What’s the Difference Between the EEOC and the California DFEH?
Nick Ferraro | July 16, 2021 | Employment Law
What is the difference between the EEOC and the DFEH? The simple answer is that the EEOC stands for the Equal Employment Opportunity Commission. It is an independent agency within the U.S. government responsible for enforcing federal laws against workplace discrimination.
California DFEH stands for the California Department of Fair Employment and Housing. It falls under the Business, Consumer Affairs, and Housing Agency within the government of the state of California. It enforces state laws against discrimination in employment and housing.
Both these agencies resolve labor discrimination complaints. But the laws they enforce, the employers they regulate, and their processing of complaints differ.
Here are some of the differences between the EEOC and the California DFEH.
Laws Against Employment Discrimination
Both the EEOC and California DFEH investigate claims of employment discrimination. But the EEOC and California DFEH rely on different laws to stop discriminatory practices.
What Laws Does the EEOC Enforce?
The EEOC enforces several federal laws, including:
Title VII of the Civil Rights Act of 1964
Title VII prohibits employers from discriminating based on race, color, national origin, religion, or sex.
These laws have proven powerful for stopping employers from discriminating due to:
- Race or racial characteristics
- Native language or accent
- Gender or gender identity
- Sexual orientation
- Immigration status (with certain limitations)
These laws prohibit discrimination in all aspects of employment. This includes hiring, compensation, termination, advancement, training, and benefits. They also prohibit harassment.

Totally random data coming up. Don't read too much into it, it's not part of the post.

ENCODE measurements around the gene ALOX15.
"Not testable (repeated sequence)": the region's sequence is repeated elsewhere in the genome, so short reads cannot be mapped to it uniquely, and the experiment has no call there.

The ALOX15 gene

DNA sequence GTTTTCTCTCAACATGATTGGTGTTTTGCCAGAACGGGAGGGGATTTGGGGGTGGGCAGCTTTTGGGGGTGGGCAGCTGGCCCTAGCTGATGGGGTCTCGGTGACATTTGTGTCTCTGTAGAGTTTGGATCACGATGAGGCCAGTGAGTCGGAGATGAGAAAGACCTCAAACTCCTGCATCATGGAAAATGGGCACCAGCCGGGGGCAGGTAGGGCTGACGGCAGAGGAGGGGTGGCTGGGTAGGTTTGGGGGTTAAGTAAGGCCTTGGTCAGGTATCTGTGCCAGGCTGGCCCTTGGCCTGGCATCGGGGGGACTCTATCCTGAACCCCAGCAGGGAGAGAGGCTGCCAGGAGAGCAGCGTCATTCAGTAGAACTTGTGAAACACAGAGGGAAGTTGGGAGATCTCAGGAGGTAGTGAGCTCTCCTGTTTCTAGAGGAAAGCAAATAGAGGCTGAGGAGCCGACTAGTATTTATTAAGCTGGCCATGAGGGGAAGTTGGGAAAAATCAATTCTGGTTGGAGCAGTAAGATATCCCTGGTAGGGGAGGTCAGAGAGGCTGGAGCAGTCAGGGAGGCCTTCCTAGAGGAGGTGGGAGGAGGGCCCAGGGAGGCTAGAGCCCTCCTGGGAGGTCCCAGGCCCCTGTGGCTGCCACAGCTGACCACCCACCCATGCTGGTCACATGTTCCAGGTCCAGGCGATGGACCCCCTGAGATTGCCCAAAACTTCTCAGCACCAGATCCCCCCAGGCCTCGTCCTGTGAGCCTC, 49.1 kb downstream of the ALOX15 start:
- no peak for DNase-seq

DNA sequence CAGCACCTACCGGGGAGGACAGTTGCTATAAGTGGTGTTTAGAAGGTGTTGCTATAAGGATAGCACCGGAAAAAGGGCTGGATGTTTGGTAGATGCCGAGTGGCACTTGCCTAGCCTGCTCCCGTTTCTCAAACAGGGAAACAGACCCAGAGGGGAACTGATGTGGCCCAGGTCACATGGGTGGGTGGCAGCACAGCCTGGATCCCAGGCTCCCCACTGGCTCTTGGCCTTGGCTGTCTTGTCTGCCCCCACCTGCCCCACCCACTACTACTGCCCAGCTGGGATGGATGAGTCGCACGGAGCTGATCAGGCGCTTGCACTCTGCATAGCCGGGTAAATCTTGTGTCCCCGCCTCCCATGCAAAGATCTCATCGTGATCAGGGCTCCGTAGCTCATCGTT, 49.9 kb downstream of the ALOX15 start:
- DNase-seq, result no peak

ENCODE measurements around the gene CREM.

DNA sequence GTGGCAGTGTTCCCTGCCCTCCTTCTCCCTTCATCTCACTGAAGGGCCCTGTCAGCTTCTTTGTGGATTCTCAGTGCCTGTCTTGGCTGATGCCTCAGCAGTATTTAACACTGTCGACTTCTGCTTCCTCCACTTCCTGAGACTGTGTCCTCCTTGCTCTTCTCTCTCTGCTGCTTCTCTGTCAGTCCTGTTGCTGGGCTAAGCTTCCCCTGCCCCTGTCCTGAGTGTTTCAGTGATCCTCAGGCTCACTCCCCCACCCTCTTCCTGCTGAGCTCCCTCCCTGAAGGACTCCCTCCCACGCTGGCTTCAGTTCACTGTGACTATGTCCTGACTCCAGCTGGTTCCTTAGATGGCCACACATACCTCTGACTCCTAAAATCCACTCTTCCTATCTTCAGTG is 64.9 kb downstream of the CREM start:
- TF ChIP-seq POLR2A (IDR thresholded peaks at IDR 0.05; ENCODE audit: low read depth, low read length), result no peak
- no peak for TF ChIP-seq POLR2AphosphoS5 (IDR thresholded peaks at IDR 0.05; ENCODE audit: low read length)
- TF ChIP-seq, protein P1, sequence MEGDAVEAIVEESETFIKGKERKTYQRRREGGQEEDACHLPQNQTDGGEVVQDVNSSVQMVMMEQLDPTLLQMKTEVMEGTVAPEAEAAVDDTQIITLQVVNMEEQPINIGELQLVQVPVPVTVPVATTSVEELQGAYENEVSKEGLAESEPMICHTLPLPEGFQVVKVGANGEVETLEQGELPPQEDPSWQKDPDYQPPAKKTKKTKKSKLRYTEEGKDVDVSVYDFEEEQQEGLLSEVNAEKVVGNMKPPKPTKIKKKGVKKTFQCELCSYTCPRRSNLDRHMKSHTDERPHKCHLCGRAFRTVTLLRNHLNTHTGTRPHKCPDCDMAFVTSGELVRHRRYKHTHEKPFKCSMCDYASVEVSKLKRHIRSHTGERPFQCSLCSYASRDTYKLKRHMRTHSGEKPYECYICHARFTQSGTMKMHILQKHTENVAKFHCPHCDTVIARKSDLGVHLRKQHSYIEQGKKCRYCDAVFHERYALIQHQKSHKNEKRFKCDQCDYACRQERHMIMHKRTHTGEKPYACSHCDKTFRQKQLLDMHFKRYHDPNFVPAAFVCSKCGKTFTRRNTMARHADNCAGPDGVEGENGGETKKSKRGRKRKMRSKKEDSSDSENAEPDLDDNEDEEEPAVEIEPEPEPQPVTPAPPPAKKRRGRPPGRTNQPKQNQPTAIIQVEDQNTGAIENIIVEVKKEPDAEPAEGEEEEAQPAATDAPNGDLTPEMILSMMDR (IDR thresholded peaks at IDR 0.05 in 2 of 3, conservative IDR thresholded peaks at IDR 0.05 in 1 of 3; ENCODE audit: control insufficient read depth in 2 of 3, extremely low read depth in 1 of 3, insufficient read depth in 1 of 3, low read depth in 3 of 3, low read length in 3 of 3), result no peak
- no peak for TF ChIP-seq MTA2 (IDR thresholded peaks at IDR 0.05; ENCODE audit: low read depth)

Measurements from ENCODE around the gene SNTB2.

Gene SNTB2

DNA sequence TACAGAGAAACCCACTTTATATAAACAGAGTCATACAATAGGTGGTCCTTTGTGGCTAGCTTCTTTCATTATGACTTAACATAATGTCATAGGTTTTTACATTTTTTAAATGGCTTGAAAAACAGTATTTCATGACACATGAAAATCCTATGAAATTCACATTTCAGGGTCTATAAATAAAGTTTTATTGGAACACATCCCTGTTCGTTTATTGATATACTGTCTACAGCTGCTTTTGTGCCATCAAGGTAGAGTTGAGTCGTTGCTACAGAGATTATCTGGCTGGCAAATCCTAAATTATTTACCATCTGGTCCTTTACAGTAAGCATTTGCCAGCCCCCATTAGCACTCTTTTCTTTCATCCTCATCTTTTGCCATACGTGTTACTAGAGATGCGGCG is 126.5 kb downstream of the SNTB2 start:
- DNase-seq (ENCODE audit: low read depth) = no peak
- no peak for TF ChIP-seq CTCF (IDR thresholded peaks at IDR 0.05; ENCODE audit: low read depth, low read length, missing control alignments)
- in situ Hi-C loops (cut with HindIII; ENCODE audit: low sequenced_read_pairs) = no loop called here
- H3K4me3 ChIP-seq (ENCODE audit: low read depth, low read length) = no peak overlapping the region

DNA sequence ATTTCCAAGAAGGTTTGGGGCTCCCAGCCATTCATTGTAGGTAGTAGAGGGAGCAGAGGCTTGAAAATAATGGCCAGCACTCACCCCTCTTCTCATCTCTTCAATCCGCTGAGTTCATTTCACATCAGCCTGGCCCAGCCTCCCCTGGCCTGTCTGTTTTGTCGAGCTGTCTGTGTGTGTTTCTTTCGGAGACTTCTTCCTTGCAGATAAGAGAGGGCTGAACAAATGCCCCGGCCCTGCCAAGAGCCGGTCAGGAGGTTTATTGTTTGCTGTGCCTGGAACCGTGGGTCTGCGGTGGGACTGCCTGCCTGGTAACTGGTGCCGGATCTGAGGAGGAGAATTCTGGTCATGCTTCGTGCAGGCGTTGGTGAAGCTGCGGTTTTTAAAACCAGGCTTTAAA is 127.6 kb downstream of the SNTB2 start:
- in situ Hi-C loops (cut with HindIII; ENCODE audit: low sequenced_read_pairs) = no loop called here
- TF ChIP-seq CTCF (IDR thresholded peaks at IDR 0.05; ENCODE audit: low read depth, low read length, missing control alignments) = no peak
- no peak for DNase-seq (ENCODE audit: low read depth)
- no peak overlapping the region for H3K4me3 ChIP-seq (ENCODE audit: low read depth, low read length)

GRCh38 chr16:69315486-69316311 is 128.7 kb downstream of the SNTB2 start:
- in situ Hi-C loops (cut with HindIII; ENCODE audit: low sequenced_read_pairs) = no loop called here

Equal Pay Act
The federal Equal Pay Act prohibits employers from paying men and women differently for performing the same job.
Pregnancy Discrimination Act
The Pregnancy Discrimination Act is part of Title VII and prohibits employers from pregnancy discrimination. This includes pregnancy, recent childbirth, or a medical condition arising from pregnancy or childbirth.
It applies to all conditions of employment, including hiring and firing.
Americans with Disabilities Act (ADA)
The ADA prohibits employers from disability discrimination. This means that an employer must usually offer reasonable accommodations for the employee’s disability. An employer cannot simply fire an employee or change the conditions of their employment due to disability.
Age Discrimination in Employment Act (ADEA)
The ADEA prohibits employers from age discrimination against workers and job candidates over age 40.
Genetic Information Nondiscrimination Act (GINA)
GINA prohibits employers from discriminating against employees based on genetic testing information for workers, job applicants, or their family members.
These laws prohibit employers from retaliating against workers for filing a complaint with the EEOC. They also prohibit retaliation for testifying in an EEOC proceeding to support a co-worker’s claim of discrimination.
What Laws Does the California DFEH Enforce?
California DFEH enforces two laws. We’ll explore each of these in depth below.
California Fair Employment and Housing Act (FEHA)
California’s FEHA overlaps with the federal anti-discrimination laws in many ways. But it adds many more forms of discrimination that the federal laws do not cover.
Under FEHA, employers in California cannot discriminate based on:
- National origin
- Age (for people 40 and over)